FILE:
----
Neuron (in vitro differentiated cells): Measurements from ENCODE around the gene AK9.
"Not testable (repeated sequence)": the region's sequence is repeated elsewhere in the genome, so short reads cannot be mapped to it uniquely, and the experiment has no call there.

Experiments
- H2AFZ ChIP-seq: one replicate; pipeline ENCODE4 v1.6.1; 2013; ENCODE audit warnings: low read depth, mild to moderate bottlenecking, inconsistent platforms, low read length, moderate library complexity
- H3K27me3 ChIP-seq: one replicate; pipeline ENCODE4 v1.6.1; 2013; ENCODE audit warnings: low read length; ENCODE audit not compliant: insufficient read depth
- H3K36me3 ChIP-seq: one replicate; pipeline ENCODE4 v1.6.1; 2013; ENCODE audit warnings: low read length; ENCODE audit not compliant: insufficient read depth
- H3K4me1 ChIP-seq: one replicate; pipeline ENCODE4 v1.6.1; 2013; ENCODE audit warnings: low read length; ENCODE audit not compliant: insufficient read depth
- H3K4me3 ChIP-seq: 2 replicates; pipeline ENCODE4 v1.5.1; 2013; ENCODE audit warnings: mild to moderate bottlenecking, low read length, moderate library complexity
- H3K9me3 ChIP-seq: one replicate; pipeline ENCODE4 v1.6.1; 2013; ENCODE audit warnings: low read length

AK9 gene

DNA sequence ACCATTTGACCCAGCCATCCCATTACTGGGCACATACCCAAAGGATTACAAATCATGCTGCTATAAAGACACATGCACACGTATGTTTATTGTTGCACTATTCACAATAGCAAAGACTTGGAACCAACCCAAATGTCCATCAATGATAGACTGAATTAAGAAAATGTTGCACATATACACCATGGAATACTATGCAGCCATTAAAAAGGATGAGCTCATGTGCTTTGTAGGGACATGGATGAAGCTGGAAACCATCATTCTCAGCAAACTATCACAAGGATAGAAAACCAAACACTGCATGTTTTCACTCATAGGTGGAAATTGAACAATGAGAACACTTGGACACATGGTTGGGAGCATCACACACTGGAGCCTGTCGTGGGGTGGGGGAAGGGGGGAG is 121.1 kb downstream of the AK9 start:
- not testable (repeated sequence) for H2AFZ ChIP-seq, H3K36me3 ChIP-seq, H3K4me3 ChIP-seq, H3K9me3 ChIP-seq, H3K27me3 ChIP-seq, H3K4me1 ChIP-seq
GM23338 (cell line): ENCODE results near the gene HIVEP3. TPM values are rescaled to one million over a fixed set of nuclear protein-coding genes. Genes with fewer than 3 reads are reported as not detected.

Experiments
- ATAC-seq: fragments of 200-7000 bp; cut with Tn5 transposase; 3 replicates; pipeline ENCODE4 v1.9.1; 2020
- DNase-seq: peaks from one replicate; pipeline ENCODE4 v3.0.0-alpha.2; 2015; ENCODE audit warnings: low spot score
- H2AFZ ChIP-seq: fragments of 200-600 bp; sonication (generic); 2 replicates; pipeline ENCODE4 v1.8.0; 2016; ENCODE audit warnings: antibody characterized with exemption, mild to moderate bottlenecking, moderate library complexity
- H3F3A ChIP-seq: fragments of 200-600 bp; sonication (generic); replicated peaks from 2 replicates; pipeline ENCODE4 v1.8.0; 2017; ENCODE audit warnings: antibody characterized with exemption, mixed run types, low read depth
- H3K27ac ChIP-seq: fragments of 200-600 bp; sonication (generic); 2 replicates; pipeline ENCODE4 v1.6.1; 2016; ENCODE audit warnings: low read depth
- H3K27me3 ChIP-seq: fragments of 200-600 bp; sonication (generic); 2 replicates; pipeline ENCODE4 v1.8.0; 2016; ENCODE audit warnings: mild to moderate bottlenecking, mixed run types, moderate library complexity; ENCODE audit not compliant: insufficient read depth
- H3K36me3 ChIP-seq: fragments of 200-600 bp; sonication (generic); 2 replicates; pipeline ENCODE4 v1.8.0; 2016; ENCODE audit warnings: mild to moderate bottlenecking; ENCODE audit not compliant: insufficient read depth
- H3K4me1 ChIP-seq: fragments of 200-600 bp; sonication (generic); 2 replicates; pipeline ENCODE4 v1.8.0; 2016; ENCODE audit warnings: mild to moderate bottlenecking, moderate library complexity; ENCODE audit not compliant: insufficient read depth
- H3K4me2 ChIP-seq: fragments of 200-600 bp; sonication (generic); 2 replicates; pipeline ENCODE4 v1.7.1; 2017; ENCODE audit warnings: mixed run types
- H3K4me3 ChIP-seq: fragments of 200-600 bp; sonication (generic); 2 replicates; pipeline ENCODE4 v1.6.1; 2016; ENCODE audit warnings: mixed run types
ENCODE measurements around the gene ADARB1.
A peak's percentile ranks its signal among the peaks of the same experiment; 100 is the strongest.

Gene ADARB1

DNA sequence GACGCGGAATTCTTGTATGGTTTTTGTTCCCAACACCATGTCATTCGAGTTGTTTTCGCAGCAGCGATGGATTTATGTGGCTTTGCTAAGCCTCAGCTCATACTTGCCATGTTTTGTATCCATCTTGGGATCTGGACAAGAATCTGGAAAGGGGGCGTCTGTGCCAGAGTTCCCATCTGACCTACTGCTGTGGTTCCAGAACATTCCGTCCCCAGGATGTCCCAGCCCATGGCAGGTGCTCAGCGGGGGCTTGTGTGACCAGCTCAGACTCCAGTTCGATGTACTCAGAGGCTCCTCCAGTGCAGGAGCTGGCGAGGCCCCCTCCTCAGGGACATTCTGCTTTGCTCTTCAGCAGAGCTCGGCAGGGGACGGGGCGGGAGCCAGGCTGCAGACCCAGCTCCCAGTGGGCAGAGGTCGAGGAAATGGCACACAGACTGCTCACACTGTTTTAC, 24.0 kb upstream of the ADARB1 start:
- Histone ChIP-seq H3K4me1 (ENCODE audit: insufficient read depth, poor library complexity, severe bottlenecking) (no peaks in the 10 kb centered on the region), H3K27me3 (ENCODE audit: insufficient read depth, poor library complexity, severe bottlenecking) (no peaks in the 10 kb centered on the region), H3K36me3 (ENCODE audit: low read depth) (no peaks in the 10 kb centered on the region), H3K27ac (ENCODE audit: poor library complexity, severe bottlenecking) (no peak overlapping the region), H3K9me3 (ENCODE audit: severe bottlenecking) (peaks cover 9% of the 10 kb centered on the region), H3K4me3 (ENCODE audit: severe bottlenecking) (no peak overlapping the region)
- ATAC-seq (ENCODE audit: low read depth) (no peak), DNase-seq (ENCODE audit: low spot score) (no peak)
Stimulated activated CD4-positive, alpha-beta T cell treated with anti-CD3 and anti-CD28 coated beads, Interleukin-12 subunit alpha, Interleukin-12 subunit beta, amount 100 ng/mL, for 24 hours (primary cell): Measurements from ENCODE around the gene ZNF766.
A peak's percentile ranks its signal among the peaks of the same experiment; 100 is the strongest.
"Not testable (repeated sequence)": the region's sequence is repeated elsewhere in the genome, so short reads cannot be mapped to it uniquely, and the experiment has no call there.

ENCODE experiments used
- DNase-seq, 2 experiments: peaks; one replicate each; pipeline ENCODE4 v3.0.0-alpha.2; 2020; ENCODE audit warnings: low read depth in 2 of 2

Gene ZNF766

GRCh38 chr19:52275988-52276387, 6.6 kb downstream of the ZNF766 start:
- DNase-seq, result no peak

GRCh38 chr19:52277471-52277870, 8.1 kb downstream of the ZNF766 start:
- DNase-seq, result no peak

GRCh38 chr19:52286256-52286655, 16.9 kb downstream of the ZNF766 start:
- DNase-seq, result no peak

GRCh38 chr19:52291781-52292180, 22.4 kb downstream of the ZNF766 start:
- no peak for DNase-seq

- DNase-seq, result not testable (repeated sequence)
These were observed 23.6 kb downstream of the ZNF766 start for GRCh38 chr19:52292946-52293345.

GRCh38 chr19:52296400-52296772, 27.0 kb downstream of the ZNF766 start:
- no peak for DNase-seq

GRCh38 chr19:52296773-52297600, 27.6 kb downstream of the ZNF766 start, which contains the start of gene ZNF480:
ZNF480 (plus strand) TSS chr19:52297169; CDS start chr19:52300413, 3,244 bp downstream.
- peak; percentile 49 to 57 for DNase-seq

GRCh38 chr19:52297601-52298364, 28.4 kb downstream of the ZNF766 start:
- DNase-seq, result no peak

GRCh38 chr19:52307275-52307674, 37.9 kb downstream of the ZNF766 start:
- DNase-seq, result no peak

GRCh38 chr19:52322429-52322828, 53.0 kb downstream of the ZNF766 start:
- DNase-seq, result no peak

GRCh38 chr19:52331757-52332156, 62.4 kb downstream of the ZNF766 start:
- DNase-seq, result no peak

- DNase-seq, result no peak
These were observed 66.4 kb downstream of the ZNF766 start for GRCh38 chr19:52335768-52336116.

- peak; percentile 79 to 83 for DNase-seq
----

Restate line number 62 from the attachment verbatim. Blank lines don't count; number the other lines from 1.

- peak; percentile 79 to 83 for DNase-seq